PARIS – Designer Gabriela Hearst brandished her green mindedness by setting her Chloe show at Paris Fashion Week on Thursday inside a famous Parisian greenhouse. Yet in the bare sands of Parc Andre Citroen, it was stars such as Demi Moore and Maria Sharapova, instead of flowers, that seemed to bloom.
Here are some highlights of Thursday’s fall-winter 2022 ready-to-wear shows.
CHLOE'S TEXTURE-RICH ECOLOGY
The Uruguay-born Chloe designer has made ecology the front and center of her tenure of Chloe thus far. Thursday’s show was no exception set on the sand swept interiors of a Parisian greenhouse and designed in the colors of the climate crisis. Bright tangerine orange, vermilions and reds against blacks evoked a forest destroyed by fire, while pale hues in whites, creams and beiges symbolized melting glaciers and drought. The pared down silhouettes — that played on gently contrasting textures — also drew inspiration from the environment via cinema. The muse of Franco Zeffirelli’s 1973 movie “Brother Son, Sister Moon” chronicling the life of the Patron Saint of Ecologists spawned puff sleeves, simple lines, scallop motifs and body-hugging knits. There were some great moments, such as a black leather cut-away dress with ethnic discs on the torso, but the aesthetic seemed to lack energy at times. Was it perhaps because of the energy devoted — admirably — to vaunting its low eco footprint? Again, thanks to Hearst’s eco-conscious mantra, Chloe was able to proudly say that it had reached its annual target of 56% lower impact materials within the ready-to-wear show.
RICK OWENS BLOWS SMOKE
From out of perfumed mist in the Palais de Tokyo runway, models with disrupted forms, elongated shoulders and long tubular arms shuffled out for Rick Owens’ latest fashion show — one that creatively explored softness, draping and wrapping.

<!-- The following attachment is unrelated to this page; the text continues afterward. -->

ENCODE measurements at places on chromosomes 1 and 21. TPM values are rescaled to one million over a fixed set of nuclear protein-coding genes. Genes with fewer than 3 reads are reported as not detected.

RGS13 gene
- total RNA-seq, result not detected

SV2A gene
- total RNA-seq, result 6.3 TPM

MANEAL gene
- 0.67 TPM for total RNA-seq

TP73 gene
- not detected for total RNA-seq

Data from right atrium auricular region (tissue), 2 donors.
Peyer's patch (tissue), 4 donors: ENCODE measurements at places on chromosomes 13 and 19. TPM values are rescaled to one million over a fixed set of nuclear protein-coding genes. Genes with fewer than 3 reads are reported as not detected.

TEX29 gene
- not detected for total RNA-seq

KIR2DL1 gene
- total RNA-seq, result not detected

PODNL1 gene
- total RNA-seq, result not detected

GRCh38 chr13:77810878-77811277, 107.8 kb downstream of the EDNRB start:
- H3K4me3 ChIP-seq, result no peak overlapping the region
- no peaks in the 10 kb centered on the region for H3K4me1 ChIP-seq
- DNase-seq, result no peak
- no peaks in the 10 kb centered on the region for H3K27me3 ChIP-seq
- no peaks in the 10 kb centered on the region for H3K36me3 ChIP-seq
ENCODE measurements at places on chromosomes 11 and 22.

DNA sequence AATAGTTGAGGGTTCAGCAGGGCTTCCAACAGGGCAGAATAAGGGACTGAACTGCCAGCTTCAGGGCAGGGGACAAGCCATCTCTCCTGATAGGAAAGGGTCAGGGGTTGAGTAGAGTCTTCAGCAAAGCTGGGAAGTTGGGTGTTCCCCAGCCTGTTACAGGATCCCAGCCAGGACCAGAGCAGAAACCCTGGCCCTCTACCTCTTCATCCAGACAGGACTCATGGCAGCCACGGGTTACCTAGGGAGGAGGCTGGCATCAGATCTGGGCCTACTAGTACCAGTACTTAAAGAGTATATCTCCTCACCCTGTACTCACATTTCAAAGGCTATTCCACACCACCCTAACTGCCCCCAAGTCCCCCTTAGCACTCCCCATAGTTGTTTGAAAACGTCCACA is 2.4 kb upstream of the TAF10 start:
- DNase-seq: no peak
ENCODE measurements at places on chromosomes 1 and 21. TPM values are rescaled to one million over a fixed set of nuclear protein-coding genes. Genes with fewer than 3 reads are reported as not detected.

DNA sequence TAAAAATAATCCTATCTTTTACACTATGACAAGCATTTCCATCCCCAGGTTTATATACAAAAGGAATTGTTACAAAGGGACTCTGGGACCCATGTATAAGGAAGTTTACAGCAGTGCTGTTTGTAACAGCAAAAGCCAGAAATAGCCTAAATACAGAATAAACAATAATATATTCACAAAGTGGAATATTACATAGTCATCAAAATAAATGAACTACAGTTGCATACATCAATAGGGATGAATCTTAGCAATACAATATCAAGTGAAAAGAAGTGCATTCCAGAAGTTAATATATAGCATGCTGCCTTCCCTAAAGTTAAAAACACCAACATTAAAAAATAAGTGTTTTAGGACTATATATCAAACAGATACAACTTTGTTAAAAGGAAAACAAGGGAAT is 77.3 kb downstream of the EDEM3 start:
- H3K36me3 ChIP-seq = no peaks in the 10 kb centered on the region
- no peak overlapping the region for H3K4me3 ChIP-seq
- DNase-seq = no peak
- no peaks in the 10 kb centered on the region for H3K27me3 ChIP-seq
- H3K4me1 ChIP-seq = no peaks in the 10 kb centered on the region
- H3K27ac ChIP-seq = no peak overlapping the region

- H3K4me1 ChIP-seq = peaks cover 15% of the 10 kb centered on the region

Crazed wild, gothic or alien-style hair set the otherworldly tone for the collection titled “Strobe.” With its billowing smoke machine at times it felt like being at a rave.
Deconstructed garments — oval shaped jackets with frayed edges, disheveled gloves that looked like they could do the washing up, and one gown constructed with shreds of cloth that evoked a hippy Mary Magdalene — gave this fall-winter collection a funky, unexpected air.
Quirks like a bubble top tube in python print looked fantastically like the model was being eaten by a boa constrictor.
At the end of the program notes, Owens left a touching message for the conflict in Ukraine, saying that he’s “always found great comfort that in the history of the world good has somehow always managed to triumph over evil.” He added: “During times of heartbreak, beauty can be one of the ways to maintain faith.”
ISABEL MARANT'S MUSIC
The it-girl of Parisian fashion, Isabel Marant, was in a celebratory mood Thursday night, putting on a musical extravaganza alongside her runway show. At the very least, it finally explained to guests why they had received a wooden musical instrument in the post as the invitation.
Inside an annex in the storied Palais Royal in Paris, the brand put out a sexy formula of sparkle and '80s styles, all set to live music against a shimmering sculpture of metallic spheres.
Disco dresses with shimmering sequins and swaying fringes mixed with stripper boots so wide they resembled fishermen’s waders.
These statement boots in black, white coffee and silver were worn chicly over jeans or above '80s’ minidresses.
Fluffy, huggable sweater-dresses gave comfort to the provocation, but overall there was a feeling of deja vu with many of the styles.
At Coperni, designers Arnaud Vaillant and Sébastien Meyer went to a Roman Catholic school locker room for inspiration to turn out another quirky and humorous show that ticked all the fashion-forward boxes.
Guests sat immersed in a set of wall-to-wall school lockers as looks fused preppy styles of school boarders — with a take on a Catholic nun’s habit.
Thigh-high black stockings began the show, part schoolgirl, part-nunnery novice — a tongue-in-cheek theme continued in interesting plays on a black triangular shaped habit worn with aplomb by model of the moment Bella Hadid. She wore a minimalist mini in a rebellious provocation against the imagined religious school’s strict vestimentary codes
But there were some great silhouettes in this creative cauldron — including a black belt that served as a top hem and shot out horizontally to either side.